Your Great Idea Doesn't Matter Until You Can Discover Your One Big Thing
Ryan Mathews and Watts Wacker, authors of “What’s Your Story? Storytelling to Move Markets, Audiences, People, and Brands” made a remarkable statement: “Lose the audience, and it really doesn’t matter how great your story is.” In a cluttered and distracted world, it doesn’t matter how great your idea is—because if no one’s listening, you’ve failed.
It doesn’t matter that you have a brilliant strategy to solve your company’s problems, because no one has the time to look at it or hear your plan.
It doesn’t matter that you’re producing the next Hollywood blockbuster, because you can’t get anyone in the industry to read the screenplay.
It doesn’t matter that you’ve written a potential New York Times best seller, because you can’t interest a publisher.
It doesn’t matter that you have the next killer app if it just lingers in the app store with a billion competitors.
It doesn’t matter if your idea can change the world if the world isn’t paying attention.
So what’s the answer? How do you break through? How do you or your ideas get noticed? While researching and writing my new book, “One Big Thing: Discovering What You were Born to Do,” I realized that in today’s distracted, digital culture, when it comes to getting businesses and nonprofit organizations noticed, it takes singular, brilliant execution.
It’s the same for you. In a distracted, hypercompetitive world, you can’t just be decent at a number of different tasks. Too many people are pretty good, and that doesn’t get you on the radar.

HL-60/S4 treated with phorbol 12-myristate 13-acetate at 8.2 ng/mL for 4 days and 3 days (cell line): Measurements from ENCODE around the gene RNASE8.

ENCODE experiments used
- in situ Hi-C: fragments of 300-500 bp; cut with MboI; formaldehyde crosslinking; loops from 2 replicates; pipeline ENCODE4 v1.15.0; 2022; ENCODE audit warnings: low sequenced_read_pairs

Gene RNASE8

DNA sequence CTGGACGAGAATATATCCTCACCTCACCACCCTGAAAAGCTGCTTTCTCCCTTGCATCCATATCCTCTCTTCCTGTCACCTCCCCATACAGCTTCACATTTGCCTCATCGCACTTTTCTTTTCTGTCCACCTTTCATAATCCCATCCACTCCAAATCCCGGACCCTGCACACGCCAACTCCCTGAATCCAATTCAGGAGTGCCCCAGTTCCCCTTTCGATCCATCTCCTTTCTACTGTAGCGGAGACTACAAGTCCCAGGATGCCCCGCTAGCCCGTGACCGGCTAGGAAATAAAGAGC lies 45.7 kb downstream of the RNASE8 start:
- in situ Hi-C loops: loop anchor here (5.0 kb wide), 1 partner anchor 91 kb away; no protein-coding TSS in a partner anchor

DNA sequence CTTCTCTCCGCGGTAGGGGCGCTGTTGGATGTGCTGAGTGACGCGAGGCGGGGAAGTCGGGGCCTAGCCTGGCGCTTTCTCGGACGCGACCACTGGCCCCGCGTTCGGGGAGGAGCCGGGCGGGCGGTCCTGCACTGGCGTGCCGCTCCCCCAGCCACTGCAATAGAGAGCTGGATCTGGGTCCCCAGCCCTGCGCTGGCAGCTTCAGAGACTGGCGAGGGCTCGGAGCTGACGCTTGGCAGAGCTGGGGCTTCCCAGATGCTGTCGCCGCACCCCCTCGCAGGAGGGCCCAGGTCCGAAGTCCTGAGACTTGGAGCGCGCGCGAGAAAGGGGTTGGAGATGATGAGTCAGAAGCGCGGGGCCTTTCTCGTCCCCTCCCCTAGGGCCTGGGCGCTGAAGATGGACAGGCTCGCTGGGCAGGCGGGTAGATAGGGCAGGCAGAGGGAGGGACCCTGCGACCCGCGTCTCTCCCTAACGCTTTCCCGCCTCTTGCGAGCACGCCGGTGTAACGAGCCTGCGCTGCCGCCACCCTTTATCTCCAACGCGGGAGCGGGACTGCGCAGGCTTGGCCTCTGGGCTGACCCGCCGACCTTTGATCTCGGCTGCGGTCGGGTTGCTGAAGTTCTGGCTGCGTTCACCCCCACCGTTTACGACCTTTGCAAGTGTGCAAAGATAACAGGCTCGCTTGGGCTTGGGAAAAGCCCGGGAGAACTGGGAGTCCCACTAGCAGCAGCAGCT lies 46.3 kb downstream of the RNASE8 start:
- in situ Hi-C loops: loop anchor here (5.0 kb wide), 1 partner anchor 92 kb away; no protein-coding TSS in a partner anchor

People don’t pay for OK—they pay for great.
It’s important to keep in mind that once you’re successful—once you’ve made it to the top—you can do anything you want. The Salvation Army, for instance, is a global organization that features programs and outreaches to the homeless, disaster relief, human trafficking, poverty, the elderly, those struggling with pornography, youth camps, and much more. It reaches into every corner of need and is making a remarkable impact around the world.
But when William Booth began his ministerial career in 1852, he focused on one thing: reaching the outcasts. Thieves, prostitutes, gamblers, and drunkards were among his first converts to Christianity. As the Salvation Army website says: “To congregations who were desperately poor, he preached hope and salvation. His aim was to lead people to Christ and link them to a church for further spiritual guidance.”
Today, The Salvation Army is one of the largest social service organizations in the world – even launching SAVN.TV – a remarkable, video driven web strategy that is taking them into the digital age. But William Booth started with one noble cause and was remarkable in his commitment.
For Don Stephens, it was building a floating hospital that became a global organization called Mercy Ships.
For Jackson Pollock, it was discovering how splatter could transform his art career.
For Steve Jobs, it was combining design elegance into a computer interface.
For Truett Cathy, it was creating the perfect chicken sandwich.
For Dean Koontz, it was writing thrillers.
For Jeff Bezos, it was selling books online.
For Guy Kawasaki, it was empowering people.
For Allison Krauss, it was bluegrass music.
Once they became successful, they could do anything they want. But to get noticed, they focused on One Big Thing.